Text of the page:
Generation Zero part by an incipit intriguing: an alternate version of the Sweden of 1989 is, in fact, invaded by an enemy force, equipped with robot four-legged animals that are alerted by the slightest noise, and attack anything that moves using a machine gun. Unfortunately, this is only the tip of the iceberg, because the troops of mechanics, that have invaded the country are not only very numerous, but composed of androids even more big and dangerous. The player can then choose to deal with them alone, or opt for cooperation with the other three users, transforming the experience into something very similar to a shipping and adding a certain thickness to be of strategic gameplay.
The story , however, is liquidated in a few minutes you are immediately projected in the vicinity of a house apparently abandoned, while in the distance are visible the lights of a police car stops in the middle of the road. Inside the buildings you can collect weapons, ammo, medical kits, radios, and accessories of various kinds, which are indispensable when the enemies are many and you need to distract them with lights and fireworks. The use of the inventory is, however, quite cumbersome: the slots available are sufficient to carry many objects, but the allocation of certain resources to the shortcut keys should be repeated every time you run out of stocks of that item. When the backpack is full you need to leave something on the ground, but nothing is wasted, since the objects remain available to other players.
Thesetting is huge, and also quite evocative, but lacks a clear idea of how to exploit at best the different scenarios. In Generation Zero you spend most of your time walking, covering vast distances without the possibility to use vehicles, and without which the thing to be justified in any way. There are people in life that are not any travel companions, and quests are bound to be assignments of exploration for the collection of clues and information. The placement of the enemies follows a principle of progression that sees you gradually increase the power and variety of the androids. To delete them you can use the various weapons found around or bypass them with a sort of stealthy approach. The problem is that you don’t get any advantage: the experience points you earn by completing battles and, although the flight is awarded, the release of upgrades for the character is already slower than his and does not need further uncertainty. The experience of Generation Zero, in fact, seem designed to entertain long into a sort of endgame perennial, and the size of the map are a striking proof. The problem, however, is how this time is spent, because it find to walk across long stretches of road without encountering anything along the way soon becomes boring. If this were not enough, the artificial intelligence is not the best and it happens too often that the androids get stuck somewhere or not able to understand how to hit the player behind a cover.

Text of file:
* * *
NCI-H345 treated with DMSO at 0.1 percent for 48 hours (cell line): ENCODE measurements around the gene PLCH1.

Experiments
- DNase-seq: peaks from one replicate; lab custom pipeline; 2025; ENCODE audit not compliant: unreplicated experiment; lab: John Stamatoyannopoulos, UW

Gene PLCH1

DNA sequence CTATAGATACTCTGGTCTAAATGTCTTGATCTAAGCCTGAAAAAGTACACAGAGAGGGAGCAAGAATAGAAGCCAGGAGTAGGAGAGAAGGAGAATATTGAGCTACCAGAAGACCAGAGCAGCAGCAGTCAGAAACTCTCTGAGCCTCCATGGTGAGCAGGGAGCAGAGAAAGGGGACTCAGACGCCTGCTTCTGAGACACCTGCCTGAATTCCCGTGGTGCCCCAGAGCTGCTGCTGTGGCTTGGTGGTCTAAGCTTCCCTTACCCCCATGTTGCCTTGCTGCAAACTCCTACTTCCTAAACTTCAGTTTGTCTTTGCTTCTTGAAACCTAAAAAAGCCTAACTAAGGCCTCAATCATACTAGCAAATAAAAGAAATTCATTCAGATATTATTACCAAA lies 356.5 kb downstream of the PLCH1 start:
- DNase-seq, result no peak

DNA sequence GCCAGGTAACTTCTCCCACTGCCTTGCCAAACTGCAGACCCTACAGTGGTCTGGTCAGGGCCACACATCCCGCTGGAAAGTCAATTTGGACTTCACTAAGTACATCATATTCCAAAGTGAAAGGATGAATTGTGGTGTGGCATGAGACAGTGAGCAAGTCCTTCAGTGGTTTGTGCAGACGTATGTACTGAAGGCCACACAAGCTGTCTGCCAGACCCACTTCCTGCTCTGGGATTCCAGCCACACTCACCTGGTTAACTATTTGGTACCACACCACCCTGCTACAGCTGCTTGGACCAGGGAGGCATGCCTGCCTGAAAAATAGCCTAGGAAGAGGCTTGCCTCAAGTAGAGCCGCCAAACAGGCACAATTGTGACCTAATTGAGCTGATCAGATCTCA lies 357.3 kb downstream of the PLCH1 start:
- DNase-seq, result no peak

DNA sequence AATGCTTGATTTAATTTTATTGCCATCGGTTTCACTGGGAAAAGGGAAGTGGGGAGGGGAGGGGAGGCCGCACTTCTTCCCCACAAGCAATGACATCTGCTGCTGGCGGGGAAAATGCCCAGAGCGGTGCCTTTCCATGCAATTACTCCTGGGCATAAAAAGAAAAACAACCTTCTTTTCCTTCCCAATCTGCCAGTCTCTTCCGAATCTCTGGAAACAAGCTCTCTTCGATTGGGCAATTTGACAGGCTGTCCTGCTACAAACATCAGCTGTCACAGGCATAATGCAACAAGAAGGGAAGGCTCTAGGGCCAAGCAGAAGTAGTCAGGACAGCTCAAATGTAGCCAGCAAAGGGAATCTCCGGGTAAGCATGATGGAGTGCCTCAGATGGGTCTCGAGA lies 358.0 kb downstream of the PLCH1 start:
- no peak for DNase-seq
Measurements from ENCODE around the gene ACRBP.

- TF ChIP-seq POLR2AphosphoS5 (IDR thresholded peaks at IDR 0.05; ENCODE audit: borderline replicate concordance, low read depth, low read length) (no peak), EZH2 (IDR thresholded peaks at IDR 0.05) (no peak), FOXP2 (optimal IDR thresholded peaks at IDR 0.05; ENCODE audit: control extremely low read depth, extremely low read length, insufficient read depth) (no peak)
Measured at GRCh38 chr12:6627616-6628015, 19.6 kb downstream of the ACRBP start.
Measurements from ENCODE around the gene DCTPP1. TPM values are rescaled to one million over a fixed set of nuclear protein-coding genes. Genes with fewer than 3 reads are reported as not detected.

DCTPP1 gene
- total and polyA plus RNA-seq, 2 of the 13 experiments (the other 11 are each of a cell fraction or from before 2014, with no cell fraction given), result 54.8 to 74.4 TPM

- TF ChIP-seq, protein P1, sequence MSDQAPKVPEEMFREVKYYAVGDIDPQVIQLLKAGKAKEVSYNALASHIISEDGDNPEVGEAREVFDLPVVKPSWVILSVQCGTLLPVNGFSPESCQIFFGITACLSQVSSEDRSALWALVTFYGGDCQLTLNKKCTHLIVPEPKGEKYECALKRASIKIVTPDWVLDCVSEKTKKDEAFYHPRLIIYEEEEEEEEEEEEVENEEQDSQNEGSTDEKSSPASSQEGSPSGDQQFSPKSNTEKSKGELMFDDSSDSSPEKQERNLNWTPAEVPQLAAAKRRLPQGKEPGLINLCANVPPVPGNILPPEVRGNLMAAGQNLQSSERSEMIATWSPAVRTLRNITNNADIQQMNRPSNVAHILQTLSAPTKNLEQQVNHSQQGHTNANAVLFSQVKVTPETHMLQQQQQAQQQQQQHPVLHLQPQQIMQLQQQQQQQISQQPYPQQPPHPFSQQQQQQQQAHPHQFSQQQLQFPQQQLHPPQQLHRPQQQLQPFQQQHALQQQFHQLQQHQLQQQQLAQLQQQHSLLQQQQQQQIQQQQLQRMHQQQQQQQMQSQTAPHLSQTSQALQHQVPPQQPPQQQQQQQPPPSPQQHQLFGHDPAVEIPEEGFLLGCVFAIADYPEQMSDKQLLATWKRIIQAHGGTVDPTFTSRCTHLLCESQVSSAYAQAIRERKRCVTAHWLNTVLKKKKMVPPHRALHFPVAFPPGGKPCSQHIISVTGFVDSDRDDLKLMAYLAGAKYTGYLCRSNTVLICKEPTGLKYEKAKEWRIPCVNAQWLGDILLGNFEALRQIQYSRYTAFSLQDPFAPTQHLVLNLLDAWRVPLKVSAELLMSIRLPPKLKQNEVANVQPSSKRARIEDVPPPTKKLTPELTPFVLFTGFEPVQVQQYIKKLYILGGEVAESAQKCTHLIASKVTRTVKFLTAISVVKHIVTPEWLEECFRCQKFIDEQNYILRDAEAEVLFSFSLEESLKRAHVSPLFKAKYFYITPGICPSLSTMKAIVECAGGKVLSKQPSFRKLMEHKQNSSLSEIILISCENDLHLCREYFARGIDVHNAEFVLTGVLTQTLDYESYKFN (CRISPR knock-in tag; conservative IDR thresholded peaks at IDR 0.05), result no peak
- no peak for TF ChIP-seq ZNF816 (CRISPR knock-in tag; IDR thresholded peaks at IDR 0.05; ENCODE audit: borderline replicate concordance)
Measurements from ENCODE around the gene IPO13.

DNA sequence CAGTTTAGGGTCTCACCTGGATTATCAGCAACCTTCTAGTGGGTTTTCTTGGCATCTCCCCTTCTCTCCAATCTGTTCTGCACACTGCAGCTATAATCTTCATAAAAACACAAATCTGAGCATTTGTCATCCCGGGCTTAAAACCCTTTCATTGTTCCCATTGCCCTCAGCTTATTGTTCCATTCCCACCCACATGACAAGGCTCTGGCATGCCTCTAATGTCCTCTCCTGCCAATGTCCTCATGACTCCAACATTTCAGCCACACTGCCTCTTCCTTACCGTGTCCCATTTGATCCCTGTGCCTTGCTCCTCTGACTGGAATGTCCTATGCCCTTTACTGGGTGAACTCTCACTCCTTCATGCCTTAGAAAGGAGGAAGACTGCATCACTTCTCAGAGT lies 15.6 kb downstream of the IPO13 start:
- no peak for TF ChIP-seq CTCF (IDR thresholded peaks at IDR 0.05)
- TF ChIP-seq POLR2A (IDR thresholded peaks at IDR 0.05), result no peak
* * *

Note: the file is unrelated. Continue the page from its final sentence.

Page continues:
With regard to the portfolio chart, the editor of the character is rather generic, while the yield of nature and the system of lighting makes the scenery really picturesque, with a day/night cycle is convincing and a great atmosphere. In the vicinity of urban areas, however, the houses are practically all identical, and are divided into a few types that repeat over and over, and reduce the interest to explore them. The design of the robots is interesting although not very original, while the concept of persistence is used little, given that it is rare to leave an enemy in suspended and find it after a bit of time still with the damage that had been inflicted earlier. Finally, beyond the excellent music, the initial, also the sound industry turns out to be rather essential, and without great originality.
The release date of Generation Zero is set to march 26, 2019, on PC, Xbox One and PS4. To learn more, we invite you to read the full review curated by Tommaso Pugliese.